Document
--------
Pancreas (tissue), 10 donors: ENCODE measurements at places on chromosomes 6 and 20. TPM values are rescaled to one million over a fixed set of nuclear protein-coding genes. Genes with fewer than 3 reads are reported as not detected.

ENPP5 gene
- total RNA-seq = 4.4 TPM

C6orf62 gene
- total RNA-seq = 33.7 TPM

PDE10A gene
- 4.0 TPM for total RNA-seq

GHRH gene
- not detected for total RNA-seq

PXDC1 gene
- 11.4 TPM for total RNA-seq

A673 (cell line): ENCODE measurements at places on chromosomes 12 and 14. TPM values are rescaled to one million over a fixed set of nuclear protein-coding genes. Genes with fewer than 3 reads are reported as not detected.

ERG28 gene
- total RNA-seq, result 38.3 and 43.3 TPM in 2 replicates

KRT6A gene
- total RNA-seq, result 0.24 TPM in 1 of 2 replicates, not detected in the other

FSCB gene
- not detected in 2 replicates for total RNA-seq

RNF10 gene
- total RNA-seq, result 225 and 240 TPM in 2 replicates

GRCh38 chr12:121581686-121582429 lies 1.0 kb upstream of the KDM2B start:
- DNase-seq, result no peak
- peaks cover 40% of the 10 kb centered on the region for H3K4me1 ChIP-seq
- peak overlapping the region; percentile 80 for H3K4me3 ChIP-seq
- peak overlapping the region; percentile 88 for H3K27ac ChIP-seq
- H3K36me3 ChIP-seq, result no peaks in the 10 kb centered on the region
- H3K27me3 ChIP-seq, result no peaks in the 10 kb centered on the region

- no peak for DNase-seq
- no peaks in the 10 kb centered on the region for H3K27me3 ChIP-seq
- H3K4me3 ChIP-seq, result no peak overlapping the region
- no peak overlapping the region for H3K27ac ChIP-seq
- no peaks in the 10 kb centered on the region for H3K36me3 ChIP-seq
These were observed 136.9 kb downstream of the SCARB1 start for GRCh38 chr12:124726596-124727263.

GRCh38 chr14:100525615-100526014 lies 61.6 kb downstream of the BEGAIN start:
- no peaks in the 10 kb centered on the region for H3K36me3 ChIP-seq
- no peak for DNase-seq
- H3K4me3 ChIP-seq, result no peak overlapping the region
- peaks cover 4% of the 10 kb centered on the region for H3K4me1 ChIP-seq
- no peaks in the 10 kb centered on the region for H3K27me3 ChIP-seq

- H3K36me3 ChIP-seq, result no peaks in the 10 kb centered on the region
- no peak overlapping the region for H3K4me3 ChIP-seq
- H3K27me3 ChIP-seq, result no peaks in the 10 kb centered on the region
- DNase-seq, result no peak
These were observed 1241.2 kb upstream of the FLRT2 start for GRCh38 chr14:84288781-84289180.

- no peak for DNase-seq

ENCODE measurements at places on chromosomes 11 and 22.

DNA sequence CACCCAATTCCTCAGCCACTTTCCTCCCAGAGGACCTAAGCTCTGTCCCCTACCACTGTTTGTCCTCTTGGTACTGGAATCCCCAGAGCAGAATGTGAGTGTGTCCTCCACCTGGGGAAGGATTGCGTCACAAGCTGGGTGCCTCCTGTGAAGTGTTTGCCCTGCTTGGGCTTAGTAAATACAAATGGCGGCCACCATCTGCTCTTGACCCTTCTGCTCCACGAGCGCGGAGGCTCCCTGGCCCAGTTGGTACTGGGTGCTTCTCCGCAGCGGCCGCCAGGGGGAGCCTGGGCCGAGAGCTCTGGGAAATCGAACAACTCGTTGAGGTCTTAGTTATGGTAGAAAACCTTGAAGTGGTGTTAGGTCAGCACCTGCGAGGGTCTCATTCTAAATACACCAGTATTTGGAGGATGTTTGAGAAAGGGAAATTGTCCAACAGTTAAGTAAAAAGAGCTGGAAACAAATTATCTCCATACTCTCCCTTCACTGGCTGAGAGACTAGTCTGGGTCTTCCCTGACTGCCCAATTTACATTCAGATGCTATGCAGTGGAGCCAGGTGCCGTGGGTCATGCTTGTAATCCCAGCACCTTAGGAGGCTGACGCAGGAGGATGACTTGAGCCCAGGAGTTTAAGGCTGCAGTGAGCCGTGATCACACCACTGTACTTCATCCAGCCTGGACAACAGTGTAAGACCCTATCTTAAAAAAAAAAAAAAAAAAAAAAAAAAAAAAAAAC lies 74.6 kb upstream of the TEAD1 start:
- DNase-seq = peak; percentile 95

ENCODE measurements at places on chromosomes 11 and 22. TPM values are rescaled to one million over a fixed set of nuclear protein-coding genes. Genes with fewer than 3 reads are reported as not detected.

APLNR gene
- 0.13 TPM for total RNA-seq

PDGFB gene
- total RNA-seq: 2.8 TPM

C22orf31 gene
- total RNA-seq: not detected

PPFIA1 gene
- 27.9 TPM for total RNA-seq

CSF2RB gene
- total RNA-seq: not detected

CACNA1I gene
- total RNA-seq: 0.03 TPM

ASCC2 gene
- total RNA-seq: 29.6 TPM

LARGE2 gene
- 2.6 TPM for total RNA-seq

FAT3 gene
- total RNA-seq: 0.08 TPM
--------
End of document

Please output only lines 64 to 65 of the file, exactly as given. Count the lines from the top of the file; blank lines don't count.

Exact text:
LARGE2 gene
- 2.6 TPM for total RNA-seq